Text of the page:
Embracing the Melodrama #23: The Swimmer (dir by Frank Perry)

The Swimmer

The 1968 film The Swimmer opens with Ned Merrill (Burt Lancaster) emerging from the woods that surround an affluent Connecticut suburb.  He’s a tanned, middle-aged man and, because he spends the entire film wearing only a bathing suit, we can tell that he’s still in good shape for a man in his 50s.  When Ned speaks, it’s with the nonstop optimism of a man who has found and claimed his part of the American Dream.  In short, Ned appears to be ideal American male, living in the ideal American community.

However, it gradually starts to become apparent that all is not well with Ned.  When he mysteriously shows up at a pool party being held by a group of his friends, they all seem to be shocked to see him, commenting that it’s been a while since Ned has been around.  Ned, however, acts as if there’s nothing wrong and instead talks about how beautiful the day is and says that he’s heading back to his home.  He’s figured out that all of his neighbor’s swimming pools form a “river” to his house and Ned’s plan is to swim home.

And that’s exactly what Ned proceeds to do, going from neighbor to neighbor and swimming through their pools.  As he does so, he meets and talk to his neighbors and it becomes more and more obvious that there are secrets hidden behind his constant smile and friendly manner.  As Ned gets closer and closer to his actual home, the neighbors are far less happy to see him.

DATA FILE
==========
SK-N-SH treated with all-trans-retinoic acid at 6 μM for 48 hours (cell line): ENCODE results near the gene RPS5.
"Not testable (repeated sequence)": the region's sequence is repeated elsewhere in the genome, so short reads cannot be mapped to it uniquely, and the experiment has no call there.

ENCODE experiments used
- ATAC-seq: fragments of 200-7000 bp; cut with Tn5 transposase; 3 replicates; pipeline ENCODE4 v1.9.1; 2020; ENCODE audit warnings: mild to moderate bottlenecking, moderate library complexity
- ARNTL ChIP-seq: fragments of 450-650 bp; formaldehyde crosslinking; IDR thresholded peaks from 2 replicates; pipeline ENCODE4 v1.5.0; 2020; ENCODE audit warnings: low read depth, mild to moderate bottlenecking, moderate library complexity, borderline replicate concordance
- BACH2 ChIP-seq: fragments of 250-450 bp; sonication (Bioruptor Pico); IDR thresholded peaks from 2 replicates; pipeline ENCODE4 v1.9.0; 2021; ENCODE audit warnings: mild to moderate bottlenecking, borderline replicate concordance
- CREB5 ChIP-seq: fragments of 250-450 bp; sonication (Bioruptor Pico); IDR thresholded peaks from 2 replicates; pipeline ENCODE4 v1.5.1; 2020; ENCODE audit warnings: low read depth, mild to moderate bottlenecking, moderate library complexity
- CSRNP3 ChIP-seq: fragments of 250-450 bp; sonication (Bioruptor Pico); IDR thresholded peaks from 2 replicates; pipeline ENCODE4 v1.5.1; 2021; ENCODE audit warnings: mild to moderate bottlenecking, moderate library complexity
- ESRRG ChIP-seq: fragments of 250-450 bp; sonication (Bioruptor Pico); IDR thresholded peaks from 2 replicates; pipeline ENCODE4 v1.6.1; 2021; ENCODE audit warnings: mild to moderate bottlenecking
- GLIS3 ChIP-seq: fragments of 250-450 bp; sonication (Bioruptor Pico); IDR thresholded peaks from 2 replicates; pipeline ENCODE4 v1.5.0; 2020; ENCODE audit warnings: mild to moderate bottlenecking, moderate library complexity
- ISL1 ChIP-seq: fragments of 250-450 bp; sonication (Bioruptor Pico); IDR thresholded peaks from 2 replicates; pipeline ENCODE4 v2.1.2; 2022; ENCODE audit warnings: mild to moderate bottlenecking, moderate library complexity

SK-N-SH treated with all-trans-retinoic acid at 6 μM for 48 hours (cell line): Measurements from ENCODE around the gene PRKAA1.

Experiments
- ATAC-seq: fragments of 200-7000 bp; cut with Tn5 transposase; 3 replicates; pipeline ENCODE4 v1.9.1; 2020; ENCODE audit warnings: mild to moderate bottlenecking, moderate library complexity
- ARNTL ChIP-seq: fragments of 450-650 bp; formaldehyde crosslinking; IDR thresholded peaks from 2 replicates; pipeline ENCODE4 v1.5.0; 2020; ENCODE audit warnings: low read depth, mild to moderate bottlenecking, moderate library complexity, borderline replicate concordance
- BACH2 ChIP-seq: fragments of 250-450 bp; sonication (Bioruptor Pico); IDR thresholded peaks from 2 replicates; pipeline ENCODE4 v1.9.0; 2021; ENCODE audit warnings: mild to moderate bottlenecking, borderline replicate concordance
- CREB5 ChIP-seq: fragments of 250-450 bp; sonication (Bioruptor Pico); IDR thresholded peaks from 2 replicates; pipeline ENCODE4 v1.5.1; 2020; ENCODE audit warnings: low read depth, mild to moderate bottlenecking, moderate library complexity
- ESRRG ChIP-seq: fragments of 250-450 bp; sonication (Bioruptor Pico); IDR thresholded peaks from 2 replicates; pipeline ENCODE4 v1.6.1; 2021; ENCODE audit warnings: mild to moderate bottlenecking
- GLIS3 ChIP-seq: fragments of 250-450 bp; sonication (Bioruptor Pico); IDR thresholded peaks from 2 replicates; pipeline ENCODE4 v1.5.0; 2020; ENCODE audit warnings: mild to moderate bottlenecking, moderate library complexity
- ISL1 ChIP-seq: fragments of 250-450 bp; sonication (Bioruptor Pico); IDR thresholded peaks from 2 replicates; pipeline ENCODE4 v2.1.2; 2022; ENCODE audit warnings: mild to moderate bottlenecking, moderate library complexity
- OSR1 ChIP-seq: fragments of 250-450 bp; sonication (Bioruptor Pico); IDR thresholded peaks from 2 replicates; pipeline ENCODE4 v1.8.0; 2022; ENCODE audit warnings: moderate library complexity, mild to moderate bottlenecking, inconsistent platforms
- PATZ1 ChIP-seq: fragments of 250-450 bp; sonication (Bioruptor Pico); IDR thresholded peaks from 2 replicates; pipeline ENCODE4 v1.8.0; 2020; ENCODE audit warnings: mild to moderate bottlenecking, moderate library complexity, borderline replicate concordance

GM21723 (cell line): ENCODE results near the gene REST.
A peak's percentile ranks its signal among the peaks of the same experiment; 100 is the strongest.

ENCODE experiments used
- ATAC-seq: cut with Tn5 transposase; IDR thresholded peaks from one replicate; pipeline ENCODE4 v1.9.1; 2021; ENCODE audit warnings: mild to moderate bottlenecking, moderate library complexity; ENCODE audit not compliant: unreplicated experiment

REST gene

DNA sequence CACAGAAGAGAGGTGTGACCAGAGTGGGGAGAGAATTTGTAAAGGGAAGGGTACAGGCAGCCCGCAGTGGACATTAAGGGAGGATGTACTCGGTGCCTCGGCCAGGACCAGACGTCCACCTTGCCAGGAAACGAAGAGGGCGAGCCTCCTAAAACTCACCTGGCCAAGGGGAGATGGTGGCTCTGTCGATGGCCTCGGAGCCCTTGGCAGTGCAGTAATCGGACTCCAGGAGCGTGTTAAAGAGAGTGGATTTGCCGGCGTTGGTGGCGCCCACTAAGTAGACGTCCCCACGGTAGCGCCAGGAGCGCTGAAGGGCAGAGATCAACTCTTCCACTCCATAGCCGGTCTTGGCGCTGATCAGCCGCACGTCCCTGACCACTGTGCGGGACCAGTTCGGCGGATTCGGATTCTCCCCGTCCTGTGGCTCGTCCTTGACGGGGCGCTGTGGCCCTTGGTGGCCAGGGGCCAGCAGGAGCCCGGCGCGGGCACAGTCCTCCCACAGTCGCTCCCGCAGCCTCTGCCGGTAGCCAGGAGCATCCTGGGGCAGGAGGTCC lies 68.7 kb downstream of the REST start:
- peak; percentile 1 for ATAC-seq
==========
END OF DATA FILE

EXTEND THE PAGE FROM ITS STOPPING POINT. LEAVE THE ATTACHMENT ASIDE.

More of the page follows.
At one house, he runs into Julie (Janet Landgard) who used to babysit for his daughter.  Julie agrees to swim with Ned and eventually confesses that she once had a crush on him.  When Ned reacts by promising to always protect  and love her, Julie gets scared and runs away.

At another house, Ned comes across another pool party.  A woman named Joan (played by a youngish Joan Rivers) talks to him before a friend of her warns her to stay away from Ned.

When Ned reaches the house of actress Shirley (Janice Rule), it becomes obvious that Shirley was once Ned’s mistress.  They discuss their relationship and it quickly becomes apparent that Ned’s memories are totally different from Shirley’s.

And, through it all, Ned keeps swimming.  Even when he’s offered a ride to his house, Ned replies that he has to swim home.

The Swimmer is a film that I had wanted to see ever since I first saw the trailer on the DVD for I Drink Your Blood.  (That’s an interesting combination, no?  I Drink Your Blood and The Swimmer.)  I finally saw the film when it showed up on TCM one night and, when I first watched it, I have to admit that I was a little disappointed.  Stylistically, the film itself is such a product of the 1960s that, even though suburban ennui and financial instability are still very relevant topics, The Swimmer felt rather dated.  I mean, I love a good zoom shot as much as anyone but, often times during the 60s, they seemed to be used more for the sake of technique than the sake of story telling.

However, the second time I sat through The Swimmer, I appreciated the film a bit more.  I was able to look past the stylistic flourishes of the direction and I could focus more on Burt Lancaster’s excellent lead performance.  Lancaster plays Ned as the epitome of the American ideal and, as a result, his eventual collapse also mirror the collapse of that same ideal.  The Swimmer is based on a short story by John Cheever and, quite honestly, the film’s story is a bit too much of a literary conceit to really work on film.  That said, The Swimmer — much like the character of Ned Merrill — is an interesting failure, which is certainly more than can be said of most failures.